By: Bruce Jenks
North Carolina Red Cross volunteer, Sharon Webb, is a Mental Health Lead, Disaster Mental Health Chief, and Service to Armed Forces (SAF) Facilitator. Helping others build resiliency is a common theme of Sharon's service. Sharon recalls her very first SAF facilitation.
"It was for an Army National Guard unit who had just returned from Iraq, and they were an explosive ordinance unit. Their sergeant did not make it back with them, so that was very impactful. The conversations were deep. We talked about how to reconnect with family members and healthy ways as they took care of themselves. So that had a very significant impact on me."
Sharon, a Red Cross volunteer for 25 years, holds a Ph.D. in counselor education and supervision, specializing in trauma and crisis. Along with volunteering for the Red Cross, Sharon is an associate professor at a local university and a licensed professional counselor supervisor. Sharon's family has deep ties to the service member community: her father was a marine, her stepfather served in the navy, her son recently decided to become a marine, and she was an army wife for 14 years.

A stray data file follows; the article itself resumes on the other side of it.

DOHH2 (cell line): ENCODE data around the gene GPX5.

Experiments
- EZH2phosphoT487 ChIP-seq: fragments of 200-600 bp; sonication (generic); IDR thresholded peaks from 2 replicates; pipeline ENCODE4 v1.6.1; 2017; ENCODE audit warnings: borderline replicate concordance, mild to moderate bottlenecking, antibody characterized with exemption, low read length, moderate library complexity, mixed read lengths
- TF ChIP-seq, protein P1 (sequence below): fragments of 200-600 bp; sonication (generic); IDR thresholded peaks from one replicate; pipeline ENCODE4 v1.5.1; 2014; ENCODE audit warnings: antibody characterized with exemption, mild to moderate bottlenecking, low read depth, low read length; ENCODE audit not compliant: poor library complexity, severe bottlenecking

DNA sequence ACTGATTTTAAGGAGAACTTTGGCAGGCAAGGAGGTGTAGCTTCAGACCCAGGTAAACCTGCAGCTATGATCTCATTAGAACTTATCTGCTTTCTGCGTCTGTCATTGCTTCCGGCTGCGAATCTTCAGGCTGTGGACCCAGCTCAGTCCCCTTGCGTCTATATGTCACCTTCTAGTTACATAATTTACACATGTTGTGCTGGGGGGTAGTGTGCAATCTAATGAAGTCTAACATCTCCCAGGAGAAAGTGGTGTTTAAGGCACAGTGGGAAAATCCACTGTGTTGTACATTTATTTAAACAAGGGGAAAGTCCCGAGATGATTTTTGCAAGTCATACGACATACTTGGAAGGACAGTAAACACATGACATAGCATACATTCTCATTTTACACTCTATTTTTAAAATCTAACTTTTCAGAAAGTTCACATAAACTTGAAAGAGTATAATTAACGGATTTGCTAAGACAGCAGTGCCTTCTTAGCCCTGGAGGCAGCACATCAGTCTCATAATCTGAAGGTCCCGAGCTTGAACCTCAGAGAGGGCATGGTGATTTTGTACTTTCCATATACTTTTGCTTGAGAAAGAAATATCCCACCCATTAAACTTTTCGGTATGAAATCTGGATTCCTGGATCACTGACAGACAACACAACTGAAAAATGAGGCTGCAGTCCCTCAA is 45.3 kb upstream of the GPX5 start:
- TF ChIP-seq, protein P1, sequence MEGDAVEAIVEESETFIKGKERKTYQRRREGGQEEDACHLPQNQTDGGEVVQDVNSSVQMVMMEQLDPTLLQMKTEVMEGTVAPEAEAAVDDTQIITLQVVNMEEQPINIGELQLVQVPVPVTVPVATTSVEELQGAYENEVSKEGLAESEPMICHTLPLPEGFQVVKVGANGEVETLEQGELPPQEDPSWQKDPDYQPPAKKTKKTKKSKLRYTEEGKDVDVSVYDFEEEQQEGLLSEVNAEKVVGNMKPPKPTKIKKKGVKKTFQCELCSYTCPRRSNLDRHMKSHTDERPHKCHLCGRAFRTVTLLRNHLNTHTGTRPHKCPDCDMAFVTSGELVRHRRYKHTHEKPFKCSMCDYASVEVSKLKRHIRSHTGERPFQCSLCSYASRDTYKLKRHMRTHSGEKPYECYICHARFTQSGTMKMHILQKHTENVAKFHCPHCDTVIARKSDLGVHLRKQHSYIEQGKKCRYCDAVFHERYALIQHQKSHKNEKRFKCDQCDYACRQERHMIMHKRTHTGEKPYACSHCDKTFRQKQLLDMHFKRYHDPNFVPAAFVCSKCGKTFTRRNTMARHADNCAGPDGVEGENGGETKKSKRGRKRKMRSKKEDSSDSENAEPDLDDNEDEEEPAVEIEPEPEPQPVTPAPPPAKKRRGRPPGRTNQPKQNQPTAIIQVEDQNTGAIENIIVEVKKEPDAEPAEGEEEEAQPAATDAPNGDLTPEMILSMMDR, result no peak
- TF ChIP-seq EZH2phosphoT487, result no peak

Sharon has deployed over 30 times to disaster and SAF responses. One of Sharon's most impactful disaster mental health responses was following the 2015 shooting at the Emanuel African Methodist Episcopal Church in Charleston. As Sharon recalled, at the time, the news was full of stories about racial tension; however, what she saw was very different. She saw a community come together, visibly demonstrated when 20,000 people joined hands across the Arthur Ravenel Bridge.
In contrast to long-term clinical counseling, the rewards for Sharon as a mental health volunteer are immediate, "I feel like I always take away more than any little tidbit that I can give of my time." For example, SAF extends to family members who are caregivers to veterans. These caregivers appreciate that the Red Cross cared enough about them and what they were experiencing to help them.
Looking forward, Sharon will be stepping into the role of resiliency leader for the newly combined North Carolina region. She encourages mental health providers and counselor educators to reach out and explore the opportunities to serve. Although it might seem like a lot to make time in a busy professional schedule to volunteer, the deep appreciation of the clients is immediate and impactful.
"Whether it's service to armed forces or disaster mental health, every single response, every story is important, is significant and impacts us in some way."